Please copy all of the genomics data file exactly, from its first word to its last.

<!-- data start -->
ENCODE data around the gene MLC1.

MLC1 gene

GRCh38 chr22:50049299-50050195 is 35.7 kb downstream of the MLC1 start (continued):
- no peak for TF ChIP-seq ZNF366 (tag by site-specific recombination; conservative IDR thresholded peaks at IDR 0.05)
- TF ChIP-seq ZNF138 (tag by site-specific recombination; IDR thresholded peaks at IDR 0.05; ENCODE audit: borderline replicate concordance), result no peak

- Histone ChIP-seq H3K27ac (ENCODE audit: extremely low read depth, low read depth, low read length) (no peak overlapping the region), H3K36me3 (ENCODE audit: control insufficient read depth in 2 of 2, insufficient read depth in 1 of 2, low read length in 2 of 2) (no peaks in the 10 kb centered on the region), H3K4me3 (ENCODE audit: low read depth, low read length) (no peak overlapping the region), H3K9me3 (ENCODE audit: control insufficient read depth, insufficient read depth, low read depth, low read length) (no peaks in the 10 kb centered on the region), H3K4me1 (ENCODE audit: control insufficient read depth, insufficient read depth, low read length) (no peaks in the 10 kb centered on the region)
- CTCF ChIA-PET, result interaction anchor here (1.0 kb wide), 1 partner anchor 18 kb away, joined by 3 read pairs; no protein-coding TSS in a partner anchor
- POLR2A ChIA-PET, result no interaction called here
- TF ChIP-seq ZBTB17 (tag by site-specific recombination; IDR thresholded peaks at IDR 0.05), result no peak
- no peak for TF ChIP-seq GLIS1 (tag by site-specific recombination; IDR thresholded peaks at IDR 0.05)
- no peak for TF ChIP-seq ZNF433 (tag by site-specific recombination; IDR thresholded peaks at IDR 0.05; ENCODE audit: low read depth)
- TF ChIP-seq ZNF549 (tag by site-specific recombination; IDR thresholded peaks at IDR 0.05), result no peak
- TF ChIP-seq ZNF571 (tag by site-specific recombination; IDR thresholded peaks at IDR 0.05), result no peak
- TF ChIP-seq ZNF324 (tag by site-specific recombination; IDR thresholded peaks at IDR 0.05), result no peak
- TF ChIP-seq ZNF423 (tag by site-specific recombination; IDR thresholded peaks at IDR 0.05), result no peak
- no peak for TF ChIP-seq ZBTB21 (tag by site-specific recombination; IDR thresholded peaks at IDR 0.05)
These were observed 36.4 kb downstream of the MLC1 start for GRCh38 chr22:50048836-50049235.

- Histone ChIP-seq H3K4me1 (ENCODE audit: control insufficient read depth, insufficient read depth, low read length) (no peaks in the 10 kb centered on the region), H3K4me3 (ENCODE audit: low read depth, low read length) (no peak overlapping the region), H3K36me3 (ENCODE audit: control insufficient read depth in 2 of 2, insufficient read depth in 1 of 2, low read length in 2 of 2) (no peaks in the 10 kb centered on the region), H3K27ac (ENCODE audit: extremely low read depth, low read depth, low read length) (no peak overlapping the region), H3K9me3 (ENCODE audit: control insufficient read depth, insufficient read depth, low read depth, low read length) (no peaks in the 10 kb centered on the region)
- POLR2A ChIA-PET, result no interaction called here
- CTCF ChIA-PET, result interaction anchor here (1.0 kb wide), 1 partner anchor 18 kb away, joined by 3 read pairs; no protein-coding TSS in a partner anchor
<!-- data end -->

ENCODE data around the gene MLC1.

MLC1 gene

GRCh38 chr22:50049299-50050195 is 35.7 kb downstream of the MLC1 start (continued):
- no peak for TF ChIP-seq ZNF366 (tag by site-specific recombination; conservative IDR thresholded peaks at IDR 0.05)
- TF ChIP-seq ZNF138 (tag by site-specific recombination; IDR thresholded peaks at IDR 0.05; ENCODE audit: borderline replicate concordance), result no peak

- Histone ChIP-seq H3K27ac (ENCODE audit: extremely low read depth, low read depth, low read length) (no peak overlapping the region), H3K36me3 (ENCODE audit: control insufficient read depth in 2 of 2, insufficient read depth in 1 of 2, low read length in 2 of 2) (no peaks in the 10 kb centered on the region), H3K4me3 (ENCODE audit: low read depth, low read length) (no peak overlapping the region), H3K9me3 (ENCODE audit: control insufficient read depth, insufficient read depth, low read depth, low read length) (no peaks in the 10 kb centered on the region), H3K4me1 (ENCODE audit: control insufficient read depth, insufficient read depth, low read length) (no peaks in the 10 kb centered on the region)
- CTCF ChIA-PET, result interaction anchor here (1.0 kb wide), 1 partner anchor 18 kb away, joined by 3 read pairs; no protein-coding TSS in a partner anchor
- POLR2A ChIA-PET, result no interaction called here
- TF ChIP-seq ZBTB17 (tag by site-specific recombination; IDR thresholded peaks at IDR 0.05), result no peak
- no peak for TF ChIP-seq GLIS1 (tag by site-specific recombination; IDR thresholded peaks at IDR 0.05)
- no peak for TF ChIP-seq ZNF433 (tag by site-specific recombination; IDR thresholded peaks at IDR 0.05; ENCODE audit: low read depth)
- TF ChIP-seq ZNF549 (tag by site-specific recombination; IDR thresholded peaks at IDR 0.05), result no peak
- TF ChIP-seq ZNF571 (tag by site-specific recombination; IDR thresholded peaks at IDR 0.05), result no peak
- TF ChIP-seq ZNF324 (tag by site-specific recombination; IDR thresholded peaks at IDR 0.05), result no peak
- TF ChIP-seq ZNF423 (tag by site-specific recombination; IDR thresholded peaks at IDR 0.05), result no peak
- no peak for TF ChIP-seq ZBTB21 (tag by site-specific recombination; IDR thresholded peaks at IDR 0.05)
These were observed 36.4 kb downstream of the MLC1 start for GRCh38 chr22:50048836-50049235.

- Histone ChIP-seq H3K4me1 (ENCODE audit: control insufficient read depth, insufficient read depth, low read length) (no peaks in the 10 kb centered on the region), H3K4me3 (ENCODE audit: low read depth, low read length) (no peak overlapping the region), H3K36me3 (ENCODE audit: control insufficient read depth in 2 of 2, insufficient read depth in 1 of 2, low read length in 2 of 2) (no peaks in the 10 kb centered on the region), H3K27ac (ENCODE audit: extremely low read depth, low read depth, low read length) (no peak overlapping the region), H3K9me3 (ENCODE audit: control insufficient read depth, insufficient read depth, low read depth, low read length) (no peaks in the 10 kb centered on the region)
- POLR2A ChIA-PET, result no interaction called here
- CTCF ChIA-PET, result interaction anchor here (1.0 kb wide), 1 partner anchor 18 kb away, joined by 3 read pairs; no protein-coding TSS in a partner anchor